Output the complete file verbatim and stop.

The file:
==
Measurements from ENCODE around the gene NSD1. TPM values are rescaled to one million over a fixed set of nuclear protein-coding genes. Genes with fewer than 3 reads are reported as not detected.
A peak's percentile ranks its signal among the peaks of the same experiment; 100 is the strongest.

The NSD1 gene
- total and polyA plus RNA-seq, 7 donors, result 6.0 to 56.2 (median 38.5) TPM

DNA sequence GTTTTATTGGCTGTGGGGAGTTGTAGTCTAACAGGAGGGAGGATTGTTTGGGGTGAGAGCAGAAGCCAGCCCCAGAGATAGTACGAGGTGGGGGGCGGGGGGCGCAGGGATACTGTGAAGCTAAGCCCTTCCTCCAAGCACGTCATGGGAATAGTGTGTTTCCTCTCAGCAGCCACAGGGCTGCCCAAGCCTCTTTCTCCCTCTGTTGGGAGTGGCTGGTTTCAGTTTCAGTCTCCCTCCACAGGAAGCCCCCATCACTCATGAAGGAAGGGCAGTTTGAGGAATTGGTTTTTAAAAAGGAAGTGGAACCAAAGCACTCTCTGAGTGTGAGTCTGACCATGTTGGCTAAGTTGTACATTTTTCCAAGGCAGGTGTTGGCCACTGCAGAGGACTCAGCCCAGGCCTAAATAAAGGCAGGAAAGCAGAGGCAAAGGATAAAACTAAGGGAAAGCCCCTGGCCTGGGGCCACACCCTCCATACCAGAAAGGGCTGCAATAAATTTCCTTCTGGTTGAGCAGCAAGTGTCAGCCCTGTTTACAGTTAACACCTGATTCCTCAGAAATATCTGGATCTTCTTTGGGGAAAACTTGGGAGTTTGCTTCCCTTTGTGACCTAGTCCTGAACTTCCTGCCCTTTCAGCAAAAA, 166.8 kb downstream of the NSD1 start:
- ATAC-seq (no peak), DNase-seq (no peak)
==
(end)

Measurements from ENCODE around the gene NSD1. TPM values are rescaled to one million over a fixed set of nuclear protein-coding genes. Genes with fewer than 3 reads are reported as not detected.
A peak's percentile ranks its signal among the peaks of the same experiment; 100 is the strongest.

The NSD1 gene
- total and polyA plus RNA-seq, 7 donors, result 6.0 to 56.2 (median 38.5) TPM

DNA sequence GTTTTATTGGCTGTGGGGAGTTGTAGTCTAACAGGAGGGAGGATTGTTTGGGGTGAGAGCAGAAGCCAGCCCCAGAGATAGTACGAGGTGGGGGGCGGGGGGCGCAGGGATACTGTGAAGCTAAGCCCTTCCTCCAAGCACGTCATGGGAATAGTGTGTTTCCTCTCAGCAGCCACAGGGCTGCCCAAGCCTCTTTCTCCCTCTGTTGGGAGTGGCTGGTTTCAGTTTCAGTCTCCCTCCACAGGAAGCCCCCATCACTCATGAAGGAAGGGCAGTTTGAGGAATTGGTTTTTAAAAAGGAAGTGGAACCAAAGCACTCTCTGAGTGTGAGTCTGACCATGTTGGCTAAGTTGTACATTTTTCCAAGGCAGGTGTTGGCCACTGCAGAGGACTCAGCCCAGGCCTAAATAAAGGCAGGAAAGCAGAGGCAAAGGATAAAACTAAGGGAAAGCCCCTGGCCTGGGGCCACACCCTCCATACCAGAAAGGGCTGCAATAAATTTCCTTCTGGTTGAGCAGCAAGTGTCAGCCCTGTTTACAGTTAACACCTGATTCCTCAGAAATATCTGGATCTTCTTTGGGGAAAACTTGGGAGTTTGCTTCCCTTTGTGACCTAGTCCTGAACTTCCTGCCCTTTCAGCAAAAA, 166.8 kb downstream of the NSD1 start:
- ATAC-seq (no peak), DNase-seq (no peak)